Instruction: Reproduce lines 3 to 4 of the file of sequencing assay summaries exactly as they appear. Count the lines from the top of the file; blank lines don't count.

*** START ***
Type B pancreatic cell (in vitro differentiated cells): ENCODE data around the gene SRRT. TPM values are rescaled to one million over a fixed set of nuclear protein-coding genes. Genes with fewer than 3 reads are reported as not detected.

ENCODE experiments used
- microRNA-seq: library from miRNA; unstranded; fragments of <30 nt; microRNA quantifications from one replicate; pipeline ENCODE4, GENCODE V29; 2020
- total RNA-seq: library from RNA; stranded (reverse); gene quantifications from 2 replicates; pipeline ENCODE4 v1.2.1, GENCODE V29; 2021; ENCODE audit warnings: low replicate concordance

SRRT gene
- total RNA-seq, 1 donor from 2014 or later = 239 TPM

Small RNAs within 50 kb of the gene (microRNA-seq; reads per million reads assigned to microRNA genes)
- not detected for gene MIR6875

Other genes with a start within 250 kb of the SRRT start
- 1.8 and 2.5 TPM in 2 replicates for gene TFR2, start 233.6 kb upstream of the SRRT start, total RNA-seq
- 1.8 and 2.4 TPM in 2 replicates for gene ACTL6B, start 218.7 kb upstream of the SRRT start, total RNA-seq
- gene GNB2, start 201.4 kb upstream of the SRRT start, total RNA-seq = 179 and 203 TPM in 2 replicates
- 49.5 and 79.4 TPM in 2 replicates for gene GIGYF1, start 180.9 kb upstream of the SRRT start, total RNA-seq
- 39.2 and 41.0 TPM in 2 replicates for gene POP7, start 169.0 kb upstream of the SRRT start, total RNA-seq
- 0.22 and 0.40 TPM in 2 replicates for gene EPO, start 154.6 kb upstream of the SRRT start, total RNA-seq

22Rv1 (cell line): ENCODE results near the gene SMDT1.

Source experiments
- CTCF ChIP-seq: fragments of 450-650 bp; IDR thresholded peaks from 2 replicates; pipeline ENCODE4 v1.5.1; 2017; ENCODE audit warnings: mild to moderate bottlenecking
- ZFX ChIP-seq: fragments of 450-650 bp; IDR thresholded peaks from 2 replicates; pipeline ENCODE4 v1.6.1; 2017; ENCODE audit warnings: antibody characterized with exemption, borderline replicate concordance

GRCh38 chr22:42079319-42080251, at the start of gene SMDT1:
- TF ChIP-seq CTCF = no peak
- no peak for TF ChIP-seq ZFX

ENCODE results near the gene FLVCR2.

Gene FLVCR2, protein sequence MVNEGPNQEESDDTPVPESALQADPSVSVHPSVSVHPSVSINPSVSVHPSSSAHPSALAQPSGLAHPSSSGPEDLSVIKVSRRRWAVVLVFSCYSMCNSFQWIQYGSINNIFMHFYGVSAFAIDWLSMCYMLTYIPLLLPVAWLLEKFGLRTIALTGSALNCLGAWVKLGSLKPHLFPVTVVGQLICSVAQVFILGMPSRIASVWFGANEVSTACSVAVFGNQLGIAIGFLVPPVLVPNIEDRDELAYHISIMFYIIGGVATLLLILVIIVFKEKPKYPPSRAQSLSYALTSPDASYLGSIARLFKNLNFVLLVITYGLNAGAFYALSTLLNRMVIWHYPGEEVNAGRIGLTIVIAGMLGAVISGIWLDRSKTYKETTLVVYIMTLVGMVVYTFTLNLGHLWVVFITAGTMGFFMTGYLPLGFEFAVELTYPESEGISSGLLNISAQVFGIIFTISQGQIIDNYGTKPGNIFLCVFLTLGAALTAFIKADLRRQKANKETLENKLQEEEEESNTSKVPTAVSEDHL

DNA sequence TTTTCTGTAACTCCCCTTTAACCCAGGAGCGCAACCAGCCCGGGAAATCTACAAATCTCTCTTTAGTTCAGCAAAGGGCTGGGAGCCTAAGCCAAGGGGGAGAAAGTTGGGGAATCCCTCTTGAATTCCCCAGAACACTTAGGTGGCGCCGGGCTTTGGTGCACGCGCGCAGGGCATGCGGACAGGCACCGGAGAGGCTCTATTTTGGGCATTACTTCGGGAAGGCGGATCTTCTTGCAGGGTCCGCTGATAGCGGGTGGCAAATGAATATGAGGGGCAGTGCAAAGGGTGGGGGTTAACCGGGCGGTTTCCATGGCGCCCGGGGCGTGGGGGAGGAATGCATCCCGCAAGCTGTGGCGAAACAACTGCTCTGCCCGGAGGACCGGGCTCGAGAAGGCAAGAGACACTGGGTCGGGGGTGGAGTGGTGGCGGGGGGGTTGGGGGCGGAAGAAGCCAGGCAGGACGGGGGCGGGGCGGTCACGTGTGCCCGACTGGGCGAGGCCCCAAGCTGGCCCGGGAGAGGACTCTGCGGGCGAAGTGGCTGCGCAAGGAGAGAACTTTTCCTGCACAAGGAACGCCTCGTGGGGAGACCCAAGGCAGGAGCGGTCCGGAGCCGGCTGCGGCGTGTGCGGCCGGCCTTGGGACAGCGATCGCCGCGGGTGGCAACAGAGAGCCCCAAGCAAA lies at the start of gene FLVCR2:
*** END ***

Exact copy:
- microRNA-seq: library from miRNA; unstranded; fragments of <30 nt; microRNA quantifications from one replicate; pipeline ENCODE4, GENCODE V29; 2020
- total RNA-seq: library from RNA; stranded (reverse); gene quantifications from 2 replicates; pipeline ENCODE4 v1.2.1, GENCODE V29; 2021; ENCODE audit warnings: low replicate concordance